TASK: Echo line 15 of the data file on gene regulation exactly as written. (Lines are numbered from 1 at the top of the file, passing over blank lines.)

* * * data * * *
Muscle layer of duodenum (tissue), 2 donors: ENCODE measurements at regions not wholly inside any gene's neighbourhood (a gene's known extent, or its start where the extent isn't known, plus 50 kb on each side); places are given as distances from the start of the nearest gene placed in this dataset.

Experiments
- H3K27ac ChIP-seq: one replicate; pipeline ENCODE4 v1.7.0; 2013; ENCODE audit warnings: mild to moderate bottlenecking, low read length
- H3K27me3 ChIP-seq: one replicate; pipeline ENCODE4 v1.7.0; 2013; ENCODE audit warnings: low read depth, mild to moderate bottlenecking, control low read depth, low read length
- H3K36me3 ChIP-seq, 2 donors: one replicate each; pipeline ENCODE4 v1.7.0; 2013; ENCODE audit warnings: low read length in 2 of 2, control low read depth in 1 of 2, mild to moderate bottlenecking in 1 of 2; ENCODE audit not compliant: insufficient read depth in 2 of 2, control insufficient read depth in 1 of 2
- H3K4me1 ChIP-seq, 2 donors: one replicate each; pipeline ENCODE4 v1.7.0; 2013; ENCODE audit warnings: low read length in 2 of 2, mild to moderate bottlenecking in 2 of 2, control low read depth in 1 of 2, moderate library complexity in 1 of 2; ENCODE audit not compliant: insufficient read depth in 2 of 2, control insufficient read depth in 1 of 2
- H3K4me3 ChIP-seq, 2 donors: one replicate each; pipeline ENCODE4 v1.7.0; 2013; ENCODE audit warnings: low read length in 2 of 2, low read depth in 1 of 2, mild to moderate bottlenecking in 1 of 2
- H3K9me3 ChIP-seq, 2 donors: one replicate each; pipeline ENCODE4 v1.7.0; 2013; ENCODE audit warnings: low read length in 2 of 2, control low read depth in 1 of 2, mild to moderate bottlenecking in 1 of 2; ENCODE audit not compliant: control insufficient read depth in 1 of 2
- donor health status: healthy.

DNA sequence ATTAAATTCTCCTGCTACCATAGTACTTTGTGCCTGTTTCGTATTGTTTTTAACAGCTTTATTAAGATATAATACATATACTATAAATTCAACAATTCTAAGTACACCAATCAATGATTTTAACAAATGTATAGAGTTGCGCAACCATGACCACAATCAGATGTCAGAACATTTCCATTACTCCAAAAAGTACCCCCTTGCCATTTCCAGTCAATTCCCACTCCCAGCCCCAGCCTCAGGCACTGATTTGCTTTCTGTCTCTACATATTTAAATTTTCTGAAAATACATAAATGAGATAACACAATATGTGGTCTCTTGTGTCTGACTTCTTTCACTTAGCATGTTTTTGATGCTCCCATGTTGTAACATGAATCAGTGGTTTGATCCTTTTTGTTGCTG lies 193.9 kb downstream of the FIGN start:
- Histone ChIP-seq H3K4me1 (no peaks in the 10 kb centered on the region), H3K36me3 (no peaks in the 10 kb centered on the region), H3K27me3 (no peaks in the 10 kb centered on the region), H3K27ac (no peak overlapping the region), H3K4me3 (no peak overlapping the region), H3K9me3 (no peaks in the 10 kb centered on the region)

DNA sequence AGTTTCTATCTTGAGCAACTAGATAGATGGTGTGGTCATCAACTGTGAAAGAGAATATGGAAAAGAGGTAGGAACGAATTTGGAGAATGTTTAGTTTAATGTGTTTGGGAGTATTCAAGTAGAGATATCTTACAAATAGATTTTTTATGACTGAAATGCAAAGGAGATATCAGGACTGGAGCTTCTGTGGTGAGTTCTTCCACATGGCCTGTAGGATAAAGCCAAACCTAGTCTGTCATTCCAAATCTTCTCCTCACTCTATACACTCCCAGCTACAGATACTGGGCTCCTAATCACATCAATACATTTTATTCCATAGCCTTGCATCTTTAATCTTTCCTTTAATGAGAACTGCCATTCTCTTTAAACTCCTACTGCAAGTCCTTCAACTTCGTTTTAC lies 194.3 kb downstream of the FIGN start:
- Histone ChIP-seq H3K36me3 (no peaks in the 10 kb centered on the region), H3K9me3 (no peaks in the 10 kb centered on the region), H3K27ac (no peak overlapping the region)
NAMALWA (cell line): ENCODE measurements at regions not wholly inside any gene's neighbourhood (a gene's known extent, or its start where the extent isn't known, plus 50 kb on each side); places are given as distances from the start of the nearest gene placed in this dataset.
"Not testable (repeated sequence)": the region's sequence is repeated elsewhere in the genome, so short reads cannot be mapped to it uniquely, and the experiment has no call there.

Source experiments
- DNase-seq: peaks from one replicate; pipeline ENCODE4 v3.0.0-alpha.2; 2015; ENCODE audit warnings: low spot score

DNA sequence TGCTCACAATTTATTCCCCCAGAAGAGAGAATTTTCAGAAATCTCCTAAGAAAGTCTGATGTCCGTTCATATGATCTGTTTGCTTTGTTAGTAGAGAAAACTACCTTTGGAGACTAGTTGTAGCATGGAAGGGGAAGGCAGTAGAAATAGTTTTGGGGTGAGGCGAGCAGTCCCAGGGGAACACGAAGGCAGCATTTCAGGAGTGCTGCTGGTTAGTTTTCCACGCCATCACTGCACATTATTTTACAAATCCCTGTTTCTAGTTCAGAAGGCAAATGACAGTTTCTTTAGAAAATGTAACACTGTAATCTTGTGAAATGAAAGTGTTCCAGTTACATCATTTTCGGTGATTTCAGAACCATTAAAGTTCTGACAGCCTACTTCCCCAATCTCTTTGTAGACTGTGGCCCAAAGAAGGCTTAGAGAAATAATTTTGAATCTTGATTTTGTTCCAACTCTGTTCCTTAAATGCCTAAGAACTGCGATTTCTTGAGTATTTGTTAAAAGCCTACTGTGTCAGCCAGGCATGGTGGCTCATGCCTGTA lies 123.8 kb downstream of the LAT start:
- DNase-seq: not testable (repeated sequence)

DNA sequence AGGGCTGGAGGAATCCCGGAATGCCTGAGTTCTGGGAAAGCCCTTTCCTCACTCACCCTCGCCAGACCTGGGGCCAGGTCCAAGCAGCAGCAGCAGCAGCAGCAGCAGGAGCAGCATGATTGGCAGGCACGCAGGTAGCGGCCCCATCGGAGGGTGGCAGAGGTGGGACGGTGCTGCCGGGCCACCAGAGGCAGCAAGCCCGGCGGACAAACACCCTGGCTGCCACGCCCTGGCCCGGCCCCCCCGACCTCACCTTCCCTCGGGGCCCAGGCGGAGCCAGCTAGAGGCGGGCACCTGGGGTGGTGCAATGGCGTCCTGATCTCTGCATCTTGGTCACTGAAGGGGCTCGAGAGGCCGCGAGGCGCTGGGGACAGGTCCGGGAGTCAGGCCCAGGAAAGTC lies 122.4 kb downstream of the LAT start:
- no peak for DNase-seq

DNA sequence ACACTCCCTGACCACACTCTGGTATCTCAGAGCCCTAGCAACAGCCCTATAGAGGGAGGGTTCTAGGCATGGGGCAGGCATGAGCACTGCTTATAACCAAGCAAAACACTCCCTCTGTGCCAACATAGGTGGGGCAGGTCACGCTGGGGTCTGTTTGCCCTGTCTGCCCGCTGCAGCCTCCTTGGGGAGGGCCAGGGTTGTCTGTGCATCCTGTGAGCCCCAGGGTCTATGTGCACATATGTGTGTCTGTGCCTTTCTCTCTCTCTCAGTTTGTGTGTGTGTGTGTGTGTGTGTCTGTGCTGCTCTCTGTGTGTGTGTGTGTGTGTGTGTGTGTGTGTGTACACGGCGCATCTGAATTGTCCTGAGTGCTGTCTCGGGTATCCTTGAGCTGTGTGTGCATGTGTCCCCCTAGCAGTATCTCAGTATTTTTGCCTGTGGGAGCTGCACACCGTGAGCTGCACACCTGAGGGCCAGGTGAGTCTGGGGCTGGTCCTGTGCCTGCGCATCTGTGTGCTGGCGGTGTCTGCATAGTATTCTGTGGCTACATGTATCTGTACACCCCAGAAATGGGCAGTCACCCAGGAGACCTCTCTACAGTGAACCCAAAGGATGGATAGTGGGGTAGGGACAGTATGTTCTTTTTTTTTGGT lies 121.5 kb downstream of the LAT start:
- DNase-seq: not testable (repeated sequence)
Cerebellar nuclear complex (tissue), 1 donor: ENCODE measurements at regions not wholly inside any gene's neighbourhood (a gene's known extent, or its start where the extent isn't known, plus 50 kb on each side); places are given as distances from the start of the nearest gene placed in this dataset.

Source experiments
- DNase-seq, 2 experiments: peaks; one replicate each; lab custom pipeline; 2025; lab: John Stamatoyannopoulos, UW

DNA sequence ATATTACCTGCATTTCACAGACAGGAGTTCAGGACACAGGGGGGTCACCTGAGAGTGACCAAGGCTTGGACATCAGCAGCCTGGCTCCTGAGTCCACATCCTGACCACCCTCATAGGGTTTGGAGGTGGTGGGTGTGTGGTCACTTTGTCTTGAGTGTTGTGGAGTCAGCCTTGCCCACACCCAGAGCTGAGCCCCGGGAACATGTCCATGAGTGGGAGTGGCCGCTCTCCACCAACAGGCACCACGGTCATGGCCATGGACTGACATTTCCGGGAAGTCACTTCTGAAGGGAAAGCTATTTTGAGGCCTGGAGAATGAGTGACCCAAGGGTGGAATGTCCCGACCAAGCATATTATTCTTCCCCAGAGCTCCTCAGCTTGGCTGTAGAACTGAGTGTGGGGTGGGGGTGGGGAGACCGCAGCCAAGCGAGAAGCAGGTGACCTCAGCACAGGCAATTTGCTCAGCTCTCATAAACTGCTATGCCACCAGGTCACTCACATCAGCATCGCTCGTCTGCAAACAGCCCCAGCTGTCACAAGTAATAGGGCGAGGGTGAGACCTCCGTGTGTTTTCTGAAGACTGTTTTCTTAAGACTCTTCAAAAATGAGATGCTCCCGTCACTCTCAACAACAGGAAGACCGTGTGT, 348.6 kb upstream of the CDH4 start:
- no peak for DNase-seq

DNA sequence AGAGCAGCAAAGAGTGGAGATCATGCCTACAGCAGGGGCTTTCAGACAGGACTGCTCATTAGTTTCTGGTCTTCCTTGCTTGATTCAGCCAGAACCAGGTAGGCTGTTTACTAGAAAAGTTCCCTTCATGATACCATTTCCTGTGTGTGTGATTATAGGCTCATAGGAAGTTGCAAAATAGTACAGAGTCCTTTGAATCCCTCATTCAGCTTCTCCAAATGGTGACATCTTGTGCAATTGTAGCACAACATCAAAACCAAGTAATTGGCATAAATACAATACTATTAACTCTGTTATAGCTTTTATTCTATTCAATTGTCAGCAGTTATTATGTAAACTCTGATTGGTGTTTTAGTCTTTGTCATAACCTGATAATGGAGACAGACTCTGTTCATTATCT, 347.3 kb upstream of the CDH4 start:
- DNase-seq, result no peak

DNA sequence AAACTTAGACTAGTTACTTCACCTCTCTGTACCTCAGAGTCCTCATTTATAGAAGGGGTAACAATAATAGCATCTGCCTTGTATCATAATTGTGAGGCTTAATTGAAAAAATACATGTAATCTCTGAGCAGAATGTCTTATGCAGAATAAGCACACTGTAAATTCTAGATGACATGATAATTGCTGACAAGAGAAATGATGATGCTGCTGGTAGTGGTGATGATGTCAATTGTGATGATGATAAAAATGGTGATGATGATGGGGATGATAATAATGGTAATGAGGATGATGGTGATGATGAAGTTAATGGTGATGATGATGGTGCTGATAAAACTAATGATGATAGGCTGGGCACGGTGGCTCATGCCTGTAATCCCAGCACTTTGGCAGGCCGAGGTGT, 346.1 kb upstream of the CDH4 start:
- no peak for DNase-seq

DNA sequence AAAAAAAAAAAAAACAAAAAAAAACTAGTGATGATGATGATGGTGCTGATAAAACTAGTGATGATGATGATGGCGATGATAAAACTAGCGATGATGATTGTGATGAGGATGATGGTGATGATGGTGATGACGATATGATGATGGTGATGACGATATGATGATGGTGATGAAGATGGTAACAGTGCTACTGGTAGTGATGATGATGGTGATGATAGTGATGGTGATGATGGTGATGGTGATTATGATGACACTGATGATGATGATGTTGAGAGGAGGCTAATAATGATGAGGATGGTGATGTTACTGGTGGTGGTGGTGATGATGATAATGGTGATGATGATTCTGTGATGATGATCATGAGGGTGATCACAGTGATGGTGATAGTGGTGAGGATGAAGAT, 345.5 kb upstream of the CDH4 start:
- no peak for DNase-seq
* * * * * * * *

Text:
"Not testable (repeated sequence)": the region's sequence is repeated elsewhere in the genome, so short reads cannot be mapped to it uniquely, and the experiment has no call there.